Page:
<bootDelegation>mypack.system.*</bootDelegation>
            </loader>
            <loader name="custom" class="mypack.MyLoader">
                <order>2</order>
                <enabled>true</enabled>
            </loader>
        </loaders>
        <sources>
            <source>webapp:WEB-INF/mylib/myjar.jar</source>
            <source>webapp:myotherjar.jar</source>
        </sources>
    </jcl>
    <jcl name="jcl2">
        <sources>
            <source>webapp:WEB-INF/myjarlib/</source>
        </sources>
    </jcl>
</jcl-context>

In this example two classloaders are created in a single context. The source paths starting with webapp: are treated as paths to internal web application jar files and folders. After this configuration, the context can be loaded in the web application by adding the JclContextLoaderListener in the application’s web.xml file.


 <context-param>
    <param-name>jcl-context</param-name>
    <param-value>
      classpath:jcl.xml
    </param-value>
  </context-param>

  <listener>
    <listener-class>org.xeustechnologies.jcl.web.JclContextLoaderListener</listener-class>
  </listener>

The JCL instances can then be accessed by name from anywhere in the web application as shown below.


  JarClassLoader jcl1=JclContext.get("jcl1");
  JarClassLoader jcl2=JclContext.get("jcl2");

Sample web application

The JCL project also includes a sample web application that demonstrates JCL web-app integration. The jcltest.war file is created in the test-web module at jcl-project/test-web/target when the project is built. The content of the war file is also under the same module and is located in jcl-project/test-web/src/main folder. The exploded war folder contains all the files that clearly shows the usage of JCL in web applications.

After deploying the sample web application, go to http://server-name:8080/jcltest; this will print “Hello World” on the screen with classloader details. This message is returned from a JCL-loaded object, see jcl-project/test-web/src/main/jcltest.war/index.jsp for more details.

Using JCL with Spring Framework

JCL can be used with spring framework. JCL v2 provides Spring XML extension to load beans via JCL. The JCL bean is created using the new jcl:jcl element and spring beans can reference the jcl bean by using the jcl:jcl-ref element as shown in the example below. These elements are defined in the jcl-schema.xsd. This also works well in a web application using the Spring ContextLoaderListener. In addition to this JCL v2 also supports the older way of Spring integration, please see the spring-test.xml file provided with the source.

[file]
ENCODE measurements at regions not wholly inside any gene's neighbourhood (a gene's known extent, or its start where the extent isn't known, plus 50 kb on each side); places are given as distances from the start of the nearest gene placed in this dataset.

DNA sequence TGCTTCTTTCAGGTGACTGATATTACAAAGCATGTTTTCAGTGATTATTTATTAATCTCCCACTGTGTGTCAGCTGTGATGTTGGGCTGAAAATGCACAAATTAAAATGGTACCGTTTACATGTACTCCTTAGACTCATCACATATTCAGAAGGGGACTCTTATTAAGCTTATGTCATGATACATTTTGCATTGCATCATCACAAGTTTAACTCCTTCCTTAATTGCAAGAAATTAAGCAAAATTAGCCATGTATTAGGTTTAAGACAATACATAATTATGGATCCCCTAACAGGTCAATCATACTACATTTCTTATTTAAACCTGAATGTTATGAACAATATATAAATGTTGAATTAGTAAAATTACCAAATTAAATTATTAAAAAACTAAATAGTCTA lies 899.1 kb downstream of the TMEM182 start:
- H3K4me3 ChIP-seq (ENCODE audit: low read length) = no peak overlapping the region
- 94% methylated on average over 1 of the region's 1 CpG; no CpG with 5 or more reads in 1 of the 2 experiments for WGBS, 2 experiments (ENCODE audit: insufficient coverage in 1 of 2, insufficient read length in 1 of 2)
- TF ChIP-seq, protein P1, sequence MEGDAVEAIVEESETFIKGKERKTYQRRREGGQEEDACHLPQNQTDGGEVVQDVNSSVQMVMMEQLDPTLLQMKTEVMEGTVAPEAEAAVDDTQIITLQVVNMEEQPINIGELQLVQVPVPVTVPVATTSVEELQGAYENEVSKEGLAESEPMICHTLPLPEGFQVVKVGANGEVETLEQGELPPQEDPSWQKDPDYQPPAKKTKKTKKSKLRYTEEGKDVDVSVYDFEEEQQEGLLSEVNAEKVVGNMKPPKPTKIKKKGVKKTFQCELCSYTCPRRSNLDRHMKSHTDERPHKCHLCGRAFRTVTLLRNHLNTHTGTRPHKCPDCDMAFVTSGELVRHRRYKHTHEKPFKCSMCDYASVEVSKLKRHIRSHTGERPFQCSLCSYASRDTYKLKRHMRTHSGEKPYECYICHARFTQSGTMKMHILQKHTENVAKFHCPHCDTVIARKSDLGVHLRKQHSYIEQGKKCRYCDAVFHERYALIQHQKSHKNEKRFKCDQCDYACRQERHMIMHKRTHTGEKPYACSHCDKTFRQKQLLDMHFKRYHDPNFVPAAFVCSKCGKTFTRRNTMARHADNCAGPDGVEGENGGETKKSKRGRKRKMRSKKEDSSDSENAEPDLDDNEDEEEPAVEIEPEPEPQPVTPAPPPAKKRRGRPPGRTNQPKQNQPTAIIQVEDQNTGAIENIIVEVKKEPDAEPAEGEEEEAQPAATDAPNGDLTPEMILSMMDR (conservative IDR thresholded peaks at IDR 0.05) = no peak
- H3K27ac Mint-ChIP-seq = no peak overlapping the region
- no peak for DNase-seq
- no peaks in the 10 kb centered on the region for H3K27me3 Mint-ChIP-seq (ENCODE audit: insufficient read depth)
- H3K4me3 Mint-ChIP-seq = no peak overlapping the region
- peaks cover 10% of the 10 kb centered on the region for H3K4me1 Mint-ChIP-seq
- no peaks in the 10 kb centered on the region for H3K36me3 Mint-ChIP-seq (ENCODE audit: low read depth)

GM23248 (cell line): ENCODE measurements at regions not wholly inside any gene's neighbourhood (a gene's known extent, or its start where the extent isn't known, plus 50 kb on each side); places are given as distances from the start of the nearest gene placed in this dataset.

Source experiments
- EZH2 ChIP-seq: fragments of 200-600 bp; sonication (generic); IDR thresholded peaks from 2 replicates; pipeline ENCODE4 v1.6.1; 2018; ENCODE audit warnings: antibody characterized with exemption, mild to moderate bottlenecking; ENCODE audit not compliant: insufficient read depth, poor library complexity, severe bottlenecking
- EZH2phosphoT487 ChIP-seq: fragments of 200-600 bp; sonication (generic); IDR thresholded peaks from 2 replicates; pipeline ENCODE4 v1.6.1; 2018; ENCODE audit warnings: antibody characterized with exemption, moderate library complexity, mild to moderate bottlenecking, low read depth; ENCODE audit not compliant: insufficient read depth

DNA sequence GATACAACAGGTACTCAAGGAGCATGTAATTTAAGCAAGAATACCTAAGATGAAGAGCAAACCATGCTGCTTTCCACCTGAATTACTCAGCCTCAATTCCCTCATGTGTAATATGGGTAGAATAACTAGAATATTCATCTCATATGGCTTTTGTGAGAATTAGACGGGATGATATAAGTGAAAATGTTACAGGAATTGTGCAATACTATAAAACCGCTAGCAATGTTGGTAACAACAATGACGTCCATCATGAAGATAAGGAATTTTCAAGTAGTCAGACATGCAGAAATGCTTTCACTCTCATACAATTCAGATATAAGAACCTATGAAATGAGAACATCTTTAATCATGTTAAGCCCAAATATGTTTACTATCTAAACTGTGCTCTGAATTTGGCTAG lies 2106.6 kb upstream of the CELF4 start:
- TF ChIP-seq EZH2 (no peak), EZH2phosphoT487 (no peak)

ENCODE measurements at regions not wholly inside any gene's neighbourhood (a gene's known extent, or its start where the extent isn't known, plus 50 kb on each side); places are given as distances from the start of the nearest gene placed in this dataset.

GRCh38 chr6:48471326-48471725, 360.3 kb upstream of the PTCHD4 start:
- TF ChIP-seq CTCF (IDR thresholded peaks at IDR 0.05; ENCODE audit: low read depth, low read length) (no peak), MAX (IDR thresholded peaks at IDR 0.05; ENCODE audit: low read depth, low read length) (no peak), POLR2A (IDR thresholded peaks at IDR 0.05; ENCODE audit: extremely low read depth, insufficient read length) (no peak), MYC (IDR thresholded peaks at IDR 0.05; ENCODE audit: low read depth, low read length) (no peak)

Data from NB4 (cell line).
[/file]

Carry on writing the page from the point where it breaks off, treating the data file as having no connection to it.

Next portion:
<?xml version="1.0" encoding="UTF-8"?>
<beans xmlns="http://www.springframework.org/schema/beans"
    xmlns:xsi="http://www.w3.org/2001/XMLSchema-instance"
    xmlns:jcl="http://www.xeustechnologies.org/schema/jcl"
    xsi:schemaLocation="
http://www.springframework.org/schema/beans http://www.springframework.org/schema/beans/spring-beans-2.5.xsd
http://www.xeustechnologies.org/schema/jcl http://www.xeustechnologies.org/schema/jcl/jcl.xsd">

    <jcl:jcl id="jcl1">
        <constructor-arg>
            <list>
                <value>target/test-jcl.jar</value>
            </list>
        </constructor-arg>
    </jcl:jcl>

    <jcl:jcl id="jcl2">
        <constructor-arg>
            <list>
                <value>target/test-jcl.jar</value>
            </list>
        </constructor-arg>
    </jcl:jcl>

    <bean id="test1" class="org.xeustechnologies.jcl.test.Test">
        <jcl:jcl-ref ref="jcl1" />
        <constructor-arg ref="name"/>
        <property name="lastName">
                <value>Zafar</value>
        </property>
    </bean>

    <bean id="name" class="java.lang.String">
        <jcl:jcl-ref ref="jcl2" />
        <constructor-arg>
            <value>Kamran</value>
        </constructor-arg>
    </bean>
</beans>

Casting objects of types loaded in JCL

Java does not allow casting objects of types loaded in a different classloader; such casting attempt results in a ClassCastException. But sometimes it is necessary to cast objects to obtain interface references loaded in the current classloader. E.g. suppose that an API implementation is loaded using JCL and the API itself is loaded in the current classloader, now it is easy to use the interface reference to invoke methods than using reflection. JCL provides a few ways to obtain interface references and to convert the JCL-loaded objects into castable objects. This is actually done by internally creating proxies for the JCL-loaded objects. JCL, as of version 2.2, can also create cglib dynamic proxies apart from the regular jdk proxies, which makes it possible to create proxies for any class not just interfaces. It is also possible to create auto-proxies/castable-objects from the object factory, which is very handy because then the objects can be used and casted the normal way.

Auto creating castable objects from factory

In version 2.2 and later, the JclObjectFactory can be used to auto-create “castable” objects, by passing true to the getInstance method. Now every time an object is created, it can be casted to references in the current classloader without the need of JclUtils. By default JCL2 uses jdk proxies but that can be changed by specifying the proxy provider, as shown in the example below.


  JarClassLoader jcl = new JarClassLoader();